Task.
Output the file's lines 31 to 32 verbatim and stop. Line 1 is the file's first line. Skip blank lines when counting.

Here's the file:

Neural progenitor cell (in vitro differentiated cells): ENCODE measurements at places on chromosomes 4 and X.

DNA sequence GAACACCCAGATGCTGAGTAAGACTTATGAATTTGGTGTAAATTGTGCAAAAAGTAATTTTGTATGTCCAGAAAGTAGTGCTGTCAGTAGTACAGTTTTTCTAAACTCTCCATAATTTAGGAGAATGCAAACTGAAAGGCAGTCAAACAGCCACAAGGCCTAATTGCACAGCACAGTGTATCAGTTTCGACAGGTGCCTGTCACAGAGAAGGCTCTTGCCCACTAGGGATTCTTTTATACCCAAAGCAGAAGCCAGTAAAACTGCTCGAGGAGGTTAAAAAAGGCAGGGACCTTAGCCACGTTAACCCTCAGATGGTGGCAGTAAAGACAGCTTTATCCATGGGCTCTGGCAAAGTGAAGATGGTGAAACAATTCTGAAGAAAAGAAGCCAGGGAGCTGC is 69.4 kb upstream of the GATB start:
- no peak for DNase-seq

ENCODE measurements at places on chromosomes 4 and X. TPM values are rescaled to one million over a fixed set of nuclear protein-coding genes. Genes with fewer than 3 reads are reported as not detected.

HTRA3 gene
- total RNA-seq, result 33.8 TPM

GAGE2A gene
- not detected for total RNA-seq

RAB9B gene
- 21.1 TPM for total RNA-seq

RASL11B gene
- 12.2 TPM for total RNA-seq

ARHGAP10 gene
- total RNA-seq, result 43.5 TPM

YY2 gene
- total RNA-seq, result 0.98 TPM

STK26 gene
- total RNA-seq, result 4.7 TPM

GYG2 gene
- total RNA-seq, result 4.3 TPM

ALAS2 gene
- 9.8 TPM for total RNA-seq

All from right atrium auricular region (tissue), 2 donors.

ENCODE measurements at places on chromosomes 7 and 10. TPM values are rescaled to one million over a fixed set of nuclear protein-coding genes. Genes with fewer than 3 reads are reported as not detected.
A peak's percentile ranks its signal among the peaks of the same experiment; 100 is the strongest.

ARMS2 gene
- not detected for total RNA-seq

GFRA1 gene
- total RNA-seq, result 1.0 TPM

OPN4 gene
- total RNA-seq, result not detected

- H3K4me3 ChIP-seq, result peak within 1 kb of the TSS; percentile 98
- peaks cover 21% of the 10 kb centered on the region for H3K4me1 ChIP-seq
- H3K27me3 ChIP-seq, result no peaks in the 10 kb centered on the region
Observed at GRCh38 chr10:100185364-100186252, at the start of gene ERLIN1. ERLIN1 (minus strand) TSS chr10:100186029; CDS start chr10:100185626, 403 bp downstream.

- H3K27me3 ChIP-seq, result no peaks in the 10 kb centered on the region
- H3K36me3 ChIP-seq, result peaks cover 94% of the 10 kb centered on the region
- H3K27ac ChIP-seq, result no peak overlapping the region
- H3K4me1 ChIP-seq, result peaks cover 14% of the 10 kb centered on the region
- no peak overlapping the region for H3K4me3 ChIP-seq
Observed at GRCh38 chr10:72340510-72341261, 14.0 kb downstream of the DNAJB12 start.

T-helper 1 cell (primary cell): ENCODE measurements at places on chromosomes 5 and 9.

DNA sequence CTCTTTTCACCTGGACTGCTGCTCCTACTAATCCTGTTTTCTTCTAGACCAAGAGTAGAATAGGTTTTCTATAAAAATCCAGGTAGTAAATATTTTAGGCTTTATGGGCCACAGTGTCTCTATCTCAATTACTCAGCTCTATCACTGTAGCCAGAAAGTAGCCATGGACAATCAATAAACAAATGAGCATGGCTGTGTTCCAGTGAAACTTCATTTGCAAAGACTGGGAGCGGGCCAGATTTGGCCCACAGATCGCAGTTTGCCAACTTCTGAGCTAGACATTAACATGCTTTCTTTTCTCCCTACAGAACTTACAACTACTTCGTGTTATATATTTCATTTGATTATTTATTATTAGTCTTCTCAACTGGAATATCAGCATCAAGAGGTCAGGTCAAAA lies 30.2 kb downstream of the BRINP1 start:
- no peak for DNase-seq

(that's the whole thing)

- total RNA-seq, result not detected

- H3K4me3 ChIP-seq, result peak within 1 kb of the TSS; percentile 98